As a child, I loved the old TV shows from the 60’s and 70’s like I Dream of Jeannie, Welcome Back Kotter, and Bewitched. There was just something about the way they harkened back to what I considered in my youthful ignorance as a simpler time. I loved that all of the problems could be solved in a half hour, and that after each show I’d feel optimistic. Even as a kid, I was all too aware of the problems in the world. (I once cried during a video on recycling, mourning the damage we’ve done to our planet. So I was an environmental conscious, melodramatic child.)
But well into my teens, the one show that I’ll confess I watched more than the rest was the original Scooby Doo: Where Are You? mysteries from the 1970’s. Now, I’d like to say it was because Casey Kasem’s voice is like crack for your ears, yet I know what really attracted me was the formulaic approach. I watch a lot of crime shows as an adult, and as a co-worker recently told me, they all follow pretty much the same pattern. Introduce some red herrings, false leads, we see our detectives work tirelessly in definitely not real time, wham bam here’s the real criminal. As I write my first historical romance novel with heavy suspense elements, I’ve been watching those crime shows with a more critical eye to see just how they put together the mysteries.
Today I’m looking particularly at the structural elements of a Scooby Doo episode and how we can relate those techniques in romance. Fundamentally, every episode follows this pattern: the Mystery Inc. team arrive in their awesome hippedelic van to solve a new crime. Some sort of mythical monster is tormenting the townspeople, be it a werewolf, a mummy, a ghoul, or a demented clown. Shaggy and Scooby are of course terrified, but the rest of the gang is skeptical. Fred–that egotistical cad you see in all romance novels who picks on our hero or heroine–is too busy impressing the women to really form a cognitive plan of action other than “splitting up to cover more ground.” Inevitably, Scooby and Shaggy will be sent off on their own and they’ll get chased by the monster while Daphne ends up stuck somewhere, Velma loses her glasses, and Fred makes some mad disco moves and is obstinate. Finally, they’ll all get back together and unmask the monster. Always, except in one horrible incarnation called Scooby Doo and Zombie Island which scarred me as a child, the monster is not real.
It’s this key element of Scooby Doo that stuck with me most. The imagined evil is conquerable; it’s not something outside of the gang’s abilities. The obstacles set up, while originally seeming horrible (community terrorized, objects stolen, strange scary occurrences) must always be something the hero/heroine can get past if they just hold a certain key. Joseph Campbell calls this “return with the elixir,” which basically means that in your third act, when your hero/heroine finally achieves success over everything they’ve been battling in the book, they now know how to solve the problem. Everything that they’ve worked for is now possible. With the guaranteed happily ever after in romance, we can’t set up problems with no solution. Like the half hour time slot given to Scooby Doo, there has to be a satisfactory resolution or the romance reader feels cheated. We want that feeling of elation.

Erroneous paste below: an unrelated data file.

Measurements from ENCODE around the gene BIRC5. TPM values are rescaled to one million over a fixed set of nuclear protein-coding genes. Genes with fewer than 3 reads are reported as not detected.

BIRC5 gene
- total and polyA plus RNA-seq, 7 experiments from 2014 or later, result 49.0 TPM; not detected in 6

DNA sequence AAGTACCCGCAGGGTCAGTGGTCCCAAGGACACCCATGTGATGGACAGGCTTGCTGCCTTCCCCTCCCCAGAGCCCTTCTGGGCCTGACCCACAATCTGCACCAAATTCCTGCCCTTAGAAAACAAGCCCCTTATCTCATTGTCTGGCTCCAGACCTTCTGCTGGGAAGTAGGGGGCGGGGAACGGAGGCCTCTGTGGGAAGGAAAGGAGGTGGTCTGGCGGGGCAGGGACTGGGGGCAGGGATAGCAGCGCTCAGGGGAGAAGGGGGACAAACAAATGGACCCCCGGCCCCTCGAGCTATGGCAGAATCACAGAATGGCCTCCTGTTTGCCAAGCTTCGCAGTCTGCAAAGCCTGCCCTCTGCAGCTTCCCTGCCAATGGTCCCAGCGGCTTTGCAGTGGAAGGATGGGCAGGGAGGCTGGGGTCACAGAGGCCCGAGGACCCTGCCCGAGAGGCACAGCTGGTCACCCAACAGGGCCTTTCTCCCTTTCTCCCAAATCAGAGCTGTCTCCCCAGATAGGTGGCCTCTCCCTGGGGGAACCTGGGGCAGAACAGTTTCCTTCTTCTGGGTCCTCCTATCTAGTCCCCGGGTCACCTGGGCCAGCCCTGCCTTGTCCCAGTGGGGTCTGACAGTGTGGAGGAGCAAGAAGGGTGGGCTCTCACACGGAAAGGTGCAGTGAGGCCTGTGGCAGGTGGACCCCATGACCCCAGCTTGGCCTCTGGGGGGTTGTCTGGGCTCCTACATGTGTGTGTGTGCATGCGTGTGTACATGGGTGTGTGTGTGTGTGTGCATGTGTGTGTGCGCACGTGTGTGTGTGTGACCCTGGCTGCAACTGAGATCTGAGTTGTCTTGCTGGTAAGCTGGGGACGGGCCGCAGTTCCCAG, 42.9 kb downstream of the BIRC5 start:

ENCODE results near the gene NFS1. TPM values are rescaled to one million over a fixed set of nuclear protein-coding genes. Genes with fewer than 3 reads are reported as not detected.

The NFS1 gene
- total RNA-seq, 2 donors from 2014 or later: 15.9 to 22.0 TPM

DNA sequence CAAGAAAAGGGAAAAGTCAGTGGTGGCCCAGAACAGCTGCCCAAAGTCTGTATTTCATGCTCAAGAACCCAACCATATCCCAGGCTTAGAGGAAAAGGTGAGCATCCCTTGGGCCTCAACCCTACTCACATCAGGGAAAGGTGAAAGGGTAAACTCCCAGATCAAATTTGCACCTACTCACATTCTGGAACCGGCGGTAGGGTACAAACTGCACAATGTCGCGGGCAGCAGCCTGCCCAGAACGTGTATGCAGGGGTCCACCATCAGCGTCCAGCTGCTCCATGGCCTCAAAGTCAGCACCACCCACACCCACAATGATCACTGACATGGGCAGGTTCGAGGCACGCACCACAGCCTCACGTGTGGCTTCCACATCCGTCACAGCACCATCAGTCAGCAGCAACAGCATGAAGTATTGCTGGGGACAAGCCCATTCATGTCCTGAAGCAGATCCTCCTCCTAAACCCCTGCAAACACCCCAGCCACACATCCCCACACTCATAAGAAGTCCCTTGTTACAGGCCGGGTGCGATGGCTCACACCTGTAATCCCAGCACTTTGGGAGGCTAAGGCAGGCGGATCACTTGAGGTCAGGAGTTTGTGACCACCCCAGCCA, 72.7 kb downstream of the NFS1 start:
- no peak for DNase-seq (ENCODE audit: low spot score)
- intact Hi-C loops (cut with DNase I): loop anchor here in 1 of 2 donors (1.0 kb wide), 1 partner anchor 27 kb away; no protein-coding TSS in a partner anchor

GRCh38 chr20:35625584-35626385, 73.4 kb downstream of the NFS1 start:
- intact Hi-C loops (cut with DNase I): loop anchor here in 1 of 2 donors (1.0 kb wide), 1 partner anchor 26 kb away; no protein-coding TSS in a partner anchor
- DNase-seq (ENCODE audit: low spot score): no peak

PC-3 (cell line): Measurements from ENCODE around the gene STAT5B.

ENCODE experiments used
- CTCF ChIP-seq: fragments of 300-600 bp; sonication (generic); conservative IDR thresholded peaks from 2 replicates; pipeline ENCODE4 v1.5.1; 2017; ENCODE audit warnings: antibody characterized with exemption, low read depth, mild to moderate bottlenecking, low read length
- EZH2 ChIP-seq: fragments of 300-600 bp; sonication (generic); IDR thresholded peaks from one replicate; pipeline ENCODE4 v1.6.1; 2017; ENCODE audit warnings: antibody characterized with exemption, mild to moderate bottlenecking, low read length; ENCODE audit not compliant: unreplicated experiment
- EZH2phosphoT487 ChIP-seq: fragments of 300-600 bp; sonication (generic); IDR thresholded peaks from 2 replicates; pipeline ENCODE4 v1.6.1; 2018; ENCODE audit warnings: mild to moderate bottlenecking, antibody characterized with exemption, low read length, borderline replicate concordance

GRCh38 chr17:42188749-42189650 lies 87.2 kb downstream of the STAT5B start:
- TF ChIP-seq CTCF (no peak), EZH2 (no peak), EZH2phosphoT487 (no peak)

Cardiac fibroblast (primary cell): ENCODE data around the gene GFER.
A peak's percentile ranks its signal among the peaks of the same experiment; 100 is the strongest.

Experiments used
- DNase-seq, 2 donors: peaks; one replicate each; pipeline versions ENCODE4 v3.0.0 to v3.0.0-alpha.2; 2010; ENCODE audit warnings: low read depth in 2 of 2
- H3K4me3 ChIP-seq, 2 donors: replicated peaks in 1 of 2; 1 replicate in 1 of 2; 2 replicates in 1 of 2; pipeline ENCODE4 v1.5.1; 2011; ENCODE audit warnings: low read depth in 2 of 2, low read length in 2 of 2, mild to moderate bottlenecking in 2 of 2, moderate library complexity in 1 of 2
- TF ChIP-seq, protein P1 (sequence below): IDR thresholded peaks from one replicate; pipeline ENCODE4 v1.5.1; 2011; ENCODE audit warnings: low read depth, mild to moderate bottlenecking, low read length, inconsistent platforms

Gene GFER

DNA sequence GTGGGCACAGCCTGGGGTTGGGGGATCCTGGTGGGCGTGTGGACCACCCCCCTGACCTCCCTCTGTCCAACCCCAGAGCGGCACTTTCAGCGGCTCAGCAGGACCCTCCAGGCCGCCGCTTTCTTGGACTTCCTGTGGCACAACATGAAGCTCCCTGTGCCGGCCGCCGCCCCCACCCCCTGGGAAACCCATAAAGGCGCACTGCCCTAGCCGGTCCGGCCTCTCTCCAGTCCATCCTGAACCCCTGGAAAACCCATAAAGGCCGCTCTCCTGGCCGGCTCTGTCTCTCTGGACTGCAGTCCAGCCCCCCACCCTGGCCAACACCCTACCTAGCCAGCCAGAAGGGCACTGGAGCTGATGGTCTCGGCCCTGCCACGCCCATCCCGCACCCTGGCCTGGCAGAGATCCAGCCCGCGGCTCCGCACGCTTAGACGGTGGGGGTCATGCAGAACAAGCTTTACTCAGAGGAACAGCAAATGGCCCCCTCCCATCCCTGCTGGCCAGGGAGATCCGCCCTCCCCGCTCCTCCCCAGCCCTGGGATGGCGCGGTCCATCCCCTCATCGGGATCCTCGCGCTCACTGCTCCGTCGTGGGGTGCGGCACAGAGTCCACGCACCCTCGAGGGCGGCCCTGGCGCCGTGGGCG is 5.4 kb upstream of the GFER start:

Once the criminal is unmasked, order is restored to the universe because the gang has triumphed over evil. In every segment, the criminal utters something like “and I would’ve gotten away with it, if it weren’t for those meddling kids.” I think this transcends to romance as well–we want a hero and a heroine we can route for against all odds. While the Mystery Inc. gang is a cartoonish example for sure (pun intended), their successes make us want them to succeed because they’re stopping dirtbags from preying upon innocent civilians. In our romance novels, we set up a series of obstacles for our protagonists to conquer. It’s at those “dark moments,” like when Shaggy and Scooby are getting chased by the monster, that we most want our favorite characters to prevail.
When watching an episode of Scooby Doo, you know what you’re getting. I think it’s that regularity and expected payoff that I gravitated toward. In a world of unknowns, it was comforting to me to have something that followed a set track. As readers, we often go toward books that fall in a certain trope–some people like governess stories, others like ward and guardian, friends turned lovers, enemies to lovers, redeemable rogues, etc. There’s many variations on these themes, but they still remain in many romance novels because they work. They appeal to a certain part of us that wants to see love blossom between two unlikely characters, to see goodness in a bleak fate.